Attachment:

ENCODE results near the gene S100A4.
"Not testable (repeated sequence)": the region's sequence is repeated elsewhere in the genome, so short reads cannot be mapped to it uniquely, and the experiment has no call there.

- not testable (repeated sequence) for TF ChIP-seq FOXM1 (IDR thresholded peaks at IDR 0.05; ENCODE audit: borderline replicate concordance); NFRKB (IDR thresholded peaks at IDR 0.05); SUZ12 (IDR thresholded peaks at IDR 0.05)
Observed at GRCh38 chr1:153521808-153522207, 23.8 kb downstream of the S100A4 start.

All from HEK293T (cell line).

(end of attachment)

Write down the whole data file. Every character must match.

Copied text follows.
ENCODE results near the gene S100A4.
"Not testable (repeated sequence)": the region's sequence is repeated elsewhere in the genome, so short reads cannot be mapped to it uniquely, and the experiment has no call there.

- not testable (repeated sequence) for TF ChIP-seq FOXM1 (IDR thresholded peaks at IDR 0.05; ENCODE audit: borderline replicate concordance); NFRKB (IDR thresholded peaks at IDR 0.05); SUZ12 (IDR thresholded peaks at IDR 0.05)
Observed at GRCh38 chr1:153521808-153522207, 23.8 kb downstream of the S100A4 start.

All from HEK293T (cell line).